The most notable distinguishing feature of the dialect is that the letters "o" and "u" are pronounced as centralized vowels ([ɵ] and [ʉ], which are also used in Swedish, for instance). Speakers of other German dialects that do not have these sounds tend to perceive these sounds as being "ö" [ø] and "ü" [y] respectively. For example, they hear [ʔæʉs] ‘out’ as if written "aüs" (Standard aus [ʔaʊs]) and [ˈʔɵːma] ‘grandma’ as if written "Öma" (Standard Oma [ˈʔoːma]). Front rounded vowels are pronounced as non-rounded ("ö" = [eː], "ü" = [iː]). Final -er is pronounced [ɝ], which speakers of other German dialects tend to hear as [oː]; e.g. [ˈheː(h)ɝ] ‘higher’ (Standard [ˈhøː(h)ɚ] höher) is misheard as if written "he(h)o."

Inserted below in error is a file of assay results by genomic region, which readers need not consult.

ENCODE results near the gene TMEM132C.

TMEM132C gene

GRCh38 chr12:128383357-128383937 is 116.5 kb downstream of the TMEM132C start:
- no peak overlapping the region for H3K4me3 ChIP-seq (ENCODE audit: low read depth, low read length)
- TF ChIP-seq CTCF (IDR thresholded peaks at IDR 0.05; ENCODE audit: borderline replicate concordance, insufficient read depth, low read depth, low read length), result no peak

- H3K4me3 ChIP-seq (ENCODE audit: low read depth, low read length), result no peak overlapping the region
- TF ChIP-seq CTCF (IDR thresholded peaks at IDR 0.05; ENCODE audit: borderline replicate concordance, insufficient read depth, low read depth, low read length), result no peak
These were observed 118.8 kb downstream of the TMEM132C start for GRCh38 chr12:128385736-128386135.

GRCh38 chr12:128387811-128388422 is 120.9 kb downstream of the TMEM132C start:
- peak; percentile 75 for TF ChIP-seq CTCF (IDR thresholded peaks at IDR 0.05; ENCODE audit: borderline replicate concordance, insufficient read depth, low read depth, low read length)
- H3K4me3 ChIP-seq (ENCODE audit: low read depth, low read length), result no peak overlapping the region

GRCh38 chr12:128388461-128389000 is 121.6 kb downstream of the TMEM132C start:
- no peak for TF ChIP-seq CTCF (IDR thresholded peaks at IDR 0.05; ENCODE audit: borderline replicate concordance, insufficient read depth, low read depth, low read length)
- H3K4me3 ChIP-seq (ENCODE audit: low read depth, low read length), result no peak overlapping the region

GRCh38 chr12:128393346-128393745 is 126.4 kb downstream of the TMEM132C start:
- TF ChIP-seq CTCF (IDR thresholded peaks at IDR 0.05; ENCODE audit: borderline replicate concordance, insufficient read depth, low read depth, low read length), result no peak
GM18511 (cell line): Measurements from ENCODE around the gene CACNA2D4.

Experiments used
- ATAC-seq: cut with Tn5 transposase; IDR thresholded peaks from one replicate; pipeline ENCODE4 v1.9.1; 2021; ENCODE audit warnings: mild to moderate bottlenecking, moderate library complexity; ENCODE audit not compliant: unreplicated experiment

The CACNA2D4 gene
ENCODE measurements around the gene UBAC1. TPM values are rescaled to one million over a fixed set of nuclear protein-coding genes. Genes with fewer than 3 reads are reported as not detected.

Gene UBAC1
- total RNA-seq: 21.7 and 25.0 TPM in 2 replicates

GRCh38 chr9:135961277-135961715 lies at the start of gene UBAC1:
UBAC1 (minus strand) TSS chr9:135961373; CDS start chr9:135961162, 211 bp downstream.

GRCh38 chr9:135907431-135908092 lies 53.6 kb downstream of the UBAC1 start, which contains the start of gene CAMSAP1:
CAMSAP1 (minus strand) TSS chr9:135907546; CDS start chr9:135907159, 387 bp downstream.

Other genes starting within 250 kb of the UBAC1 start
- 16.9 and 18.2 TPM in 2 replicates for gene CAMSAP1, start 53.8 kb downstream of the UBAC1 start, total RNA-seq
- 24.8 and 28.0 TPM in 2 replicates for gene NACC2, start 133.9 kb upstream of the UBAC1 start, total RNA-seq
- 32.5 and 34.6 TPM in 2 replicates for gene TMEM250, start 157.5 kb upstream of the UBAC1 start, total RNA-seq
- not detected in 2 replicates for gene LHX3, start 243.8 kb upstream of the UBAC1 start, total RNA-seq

Okay, this is all I need to know. It sounds awful.